Monday, October 14, 2013

How to combine mp4/mov movie clips fast

Cut and paste are key basic operations for editing.  So it's always been maddening to me how getting both these operations fast & simply has been way too hard.  On Mac OS X, CUT is incredibly easy and fast (the Edit:Trim in Quicktime Player), but PASTE (concatenate) required using a "hidden" function only found in the old Quicktime Player 7 (drag and drop a clip into an existing clip, then Close without saving, then tell it to save combined file).  But Apple broke that functionality, it no longer works (at least on Snow Leopard).  After scouring the internet for lots of possibilities (e.g. using VLC, the swiss army knife of media tools), I found the easiest, fastest way is to download ffmpeg (e.g. from http://ffmpegmac.net/) and run the following commands:
ffmpeg -i input1.mov -c copy -bsf:v h264_mp4toannexb -f mpegts intermediate1.ts
ffmpeg -i input2.mov -c copy -bsf:v h264_mp4toannexb -f mpegts intermediate2.ts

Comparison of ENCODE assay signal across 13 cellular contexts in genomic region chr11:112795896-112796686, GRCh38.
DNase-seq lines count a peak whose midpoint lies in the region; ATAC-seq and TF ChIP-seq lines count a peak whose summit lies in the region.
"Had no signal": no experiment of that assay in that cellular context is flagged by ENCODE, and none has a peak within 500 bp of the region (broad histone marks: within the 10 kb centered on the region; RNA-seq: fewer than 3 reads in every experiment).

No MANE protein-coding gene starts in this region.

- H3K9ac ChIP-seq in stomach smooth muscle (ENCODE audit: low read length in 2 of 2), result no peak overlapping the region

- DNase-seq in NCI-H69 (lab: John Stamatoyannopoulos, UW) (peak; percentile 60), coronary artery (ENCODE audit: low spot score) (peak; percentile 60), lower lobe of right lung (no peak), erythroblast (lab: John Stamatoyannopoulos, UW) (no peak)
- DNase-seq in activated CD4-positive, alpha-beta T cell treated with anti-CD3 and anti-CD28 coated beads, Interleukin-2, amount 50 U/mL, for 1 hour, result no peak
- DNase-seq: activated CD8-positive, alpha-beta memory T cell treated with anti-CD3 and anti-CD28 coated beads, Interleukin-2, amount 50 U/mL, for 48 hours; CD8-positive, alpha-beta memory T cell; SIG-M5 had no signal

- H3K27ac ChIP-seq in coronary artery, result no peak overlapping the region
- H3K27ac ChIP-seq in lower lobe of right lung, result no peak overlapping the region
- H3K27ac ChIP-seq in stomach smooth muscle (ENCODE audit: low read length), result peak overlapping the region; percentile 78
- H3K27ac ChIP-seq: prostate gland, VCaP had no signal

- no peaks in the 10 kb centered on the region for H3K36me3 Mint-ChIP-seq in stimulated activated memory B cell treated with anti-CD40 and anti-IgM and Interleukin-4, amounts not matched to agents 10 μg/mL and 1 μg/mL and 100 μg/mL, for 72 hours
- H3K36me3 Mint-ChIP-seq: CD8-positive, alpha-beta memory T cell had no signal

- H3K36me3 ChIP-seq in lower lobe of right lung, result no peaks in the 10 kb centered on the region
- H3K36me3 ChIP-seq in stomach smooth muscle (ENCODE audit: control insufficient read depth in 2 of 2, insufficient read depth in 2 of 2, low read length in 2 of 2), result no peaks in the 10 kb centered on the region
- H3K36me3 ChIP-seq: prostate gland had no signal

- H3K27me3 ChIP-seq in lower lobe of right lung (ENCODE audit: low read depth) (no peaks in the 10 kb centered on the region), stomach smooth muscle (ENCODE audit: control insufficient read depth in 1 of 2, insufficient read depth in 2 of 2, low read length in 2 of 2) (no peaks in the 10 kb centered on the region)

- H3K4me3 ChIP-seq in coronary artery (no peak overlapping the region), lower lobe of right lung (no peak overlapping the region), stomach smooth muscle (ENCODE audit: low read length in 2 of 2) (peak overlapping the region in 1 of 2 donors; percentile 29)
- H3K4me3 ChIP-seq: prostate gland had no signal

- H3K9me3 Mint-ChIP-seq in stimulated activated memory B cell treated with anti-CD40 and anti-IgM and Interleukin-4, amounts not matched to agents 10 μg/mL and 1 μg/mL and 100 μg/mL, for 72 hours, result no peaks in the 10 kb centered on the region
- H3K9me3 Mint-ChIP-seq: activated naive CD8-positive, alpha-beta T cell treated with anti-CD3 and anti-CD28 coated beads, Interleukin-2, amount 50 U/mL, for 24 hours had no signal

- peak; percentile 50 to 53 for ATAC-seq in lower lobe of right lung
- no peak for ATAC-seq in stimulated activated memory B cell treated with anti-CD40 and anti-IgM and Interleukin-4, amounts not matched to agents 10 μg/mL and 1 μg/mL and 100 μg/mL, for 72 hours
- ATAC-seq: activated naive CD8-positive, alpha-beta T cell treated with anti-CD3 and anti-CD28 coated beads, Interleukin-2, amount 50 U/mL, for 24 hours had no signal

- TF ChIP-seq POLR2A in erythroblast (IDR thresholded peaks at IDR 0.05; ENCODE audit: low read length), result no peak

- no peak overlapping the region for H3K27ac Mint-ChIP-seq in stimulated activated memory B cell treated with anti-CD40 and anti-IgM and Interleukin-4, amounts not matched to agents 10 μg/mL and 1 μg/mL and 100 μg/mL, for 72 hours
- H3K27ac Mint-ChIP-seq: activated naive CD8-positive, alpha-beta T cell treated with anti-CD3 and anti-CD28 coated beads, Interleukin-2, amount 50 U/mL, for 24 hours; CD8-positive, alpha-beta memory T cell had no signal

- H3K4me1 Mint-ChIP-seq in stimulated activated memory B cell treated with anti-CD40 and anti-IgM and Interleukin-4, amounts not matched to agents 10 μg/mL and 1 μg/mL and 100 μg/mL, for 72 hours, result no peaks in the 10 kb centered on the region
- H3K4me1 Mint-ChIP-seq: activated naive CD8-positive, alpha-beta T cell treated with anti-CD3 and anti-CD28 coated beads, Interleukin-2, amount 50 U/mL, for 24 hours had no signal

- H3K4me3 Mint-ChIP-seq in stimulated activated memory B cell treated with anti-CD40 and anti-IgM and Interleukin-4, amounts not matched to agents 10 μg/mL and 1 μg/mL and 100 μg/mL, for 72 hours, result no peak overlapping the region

ffmpeg -i "concat:intermediate1.ts|intermediate2.ts" -c copy -bsf:a aac_adtstoasc output.mp4
Note that this requires NO transcoding (conversion), takes just a few seconds, and the resulting filesize will simply be the sum of your input filesizes.  In my case, 57 MB total for my 18 minute lecture video.
By contrast, when I concatenated the same two mov files in iMovie, using exactly the same settings as the input mov files, it took nearly an hour running my CPU so hard it was overheating, and the resulting file was 350 MB.  Idiotic iMovie insists on re-encoding the video, which probably degrades the image quality, just to add insult to injury.

I got this method from the ffmpeg docs:
https://trac.ffmpeg.org/wiki/How%20to%20concatenate%20(join,%20merge)%20media%20files

1 comment:

  1. Thanks for review, it was excellent and very informative.
    thank you :)

    ReplyDelete